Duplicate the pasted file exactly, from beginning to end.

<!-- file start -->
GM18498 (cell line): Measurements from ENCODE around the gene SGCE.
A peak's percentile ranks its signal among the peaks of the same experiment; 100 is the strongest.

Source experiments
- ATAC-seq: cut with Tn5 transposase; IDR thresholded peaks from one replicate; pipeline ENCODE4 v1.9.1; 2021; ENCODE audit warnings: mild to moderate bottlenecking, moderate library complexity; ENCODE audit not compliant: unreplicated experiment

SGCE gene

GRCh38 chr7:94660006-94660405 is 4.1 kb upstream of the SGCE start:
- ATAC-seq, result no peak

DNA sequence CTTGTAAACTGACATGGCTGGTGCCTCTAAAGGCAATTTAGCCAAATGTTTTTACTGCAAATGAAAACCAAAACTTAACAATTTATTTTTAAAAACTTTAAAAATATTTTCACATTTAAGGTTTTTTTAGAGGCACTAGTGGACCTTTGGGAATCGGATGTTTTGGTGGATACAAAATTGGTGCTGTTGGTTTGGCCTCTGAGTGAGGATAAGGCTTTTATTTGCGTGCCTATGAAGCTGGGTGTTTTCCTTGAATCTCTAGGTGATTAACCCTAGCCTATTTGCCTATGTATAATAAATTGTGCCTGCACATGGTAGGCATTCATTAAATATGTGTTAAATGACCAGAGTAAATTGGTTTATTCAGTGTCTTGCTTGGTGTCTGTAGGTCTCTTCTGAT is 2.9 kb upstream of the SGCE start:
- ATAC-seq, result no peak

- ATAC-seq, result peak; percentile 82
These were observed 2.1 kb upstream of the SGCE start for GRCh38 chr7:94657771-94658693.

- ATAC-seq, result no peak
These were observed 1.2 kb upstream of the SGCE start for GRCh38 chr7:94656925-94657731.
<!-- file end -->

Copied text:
GM18498 (cell line): Measurements from ENCODE around the gene SGCE.
A peak's percentile ranks its signal among the peaks of the same experiment; 100 is the strongest.

Source experiments
- ATAC-seq: cut with Tn5 transposase; IDR thresholded peaks from one replicate; pipeline ENCODE4 v1.9.1; 2021; ENCODE audit warnings: mild to moderate bottlenecking, moderate library complexity; ENCODE audit not compliant: unreplicated experiment

SGCE gene

GRCh38 chr7:94660006-94660405 is 4.1 kb upstream of the SGCE start:
- ATAC-seq, result no peak

DNA sequence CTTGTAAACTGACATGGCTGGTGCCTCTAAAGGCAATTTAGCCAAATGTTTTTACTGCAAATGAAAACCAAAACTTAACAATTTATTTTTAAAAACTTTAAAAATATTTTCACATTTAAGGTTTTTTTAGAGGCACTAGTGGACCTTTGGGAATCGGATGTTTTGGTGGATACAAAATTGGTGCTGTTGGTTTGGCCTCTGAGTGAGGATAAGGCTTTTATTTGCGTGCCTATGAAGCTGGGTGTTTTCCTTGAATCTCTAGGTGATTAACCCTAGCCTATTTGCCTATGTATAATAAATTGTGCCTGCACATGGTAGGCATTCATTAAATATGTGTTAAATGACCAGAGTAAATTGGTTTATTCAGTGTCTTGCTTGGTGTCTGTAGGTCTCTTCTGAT is 2.9 kb upstream of the SGCE start:
- ATAC-seq, result no peak

- ATAC-seq, result peak; percentile 82
These were observed 2.1 kb upstream of the SGCE start for GRCh38 chr7:94657771-94658693.

- ATAC-seq, result no peak
These were observed 1.2 kb upstream of the SGCE start for GRCh38 chr7:94656925-94657731.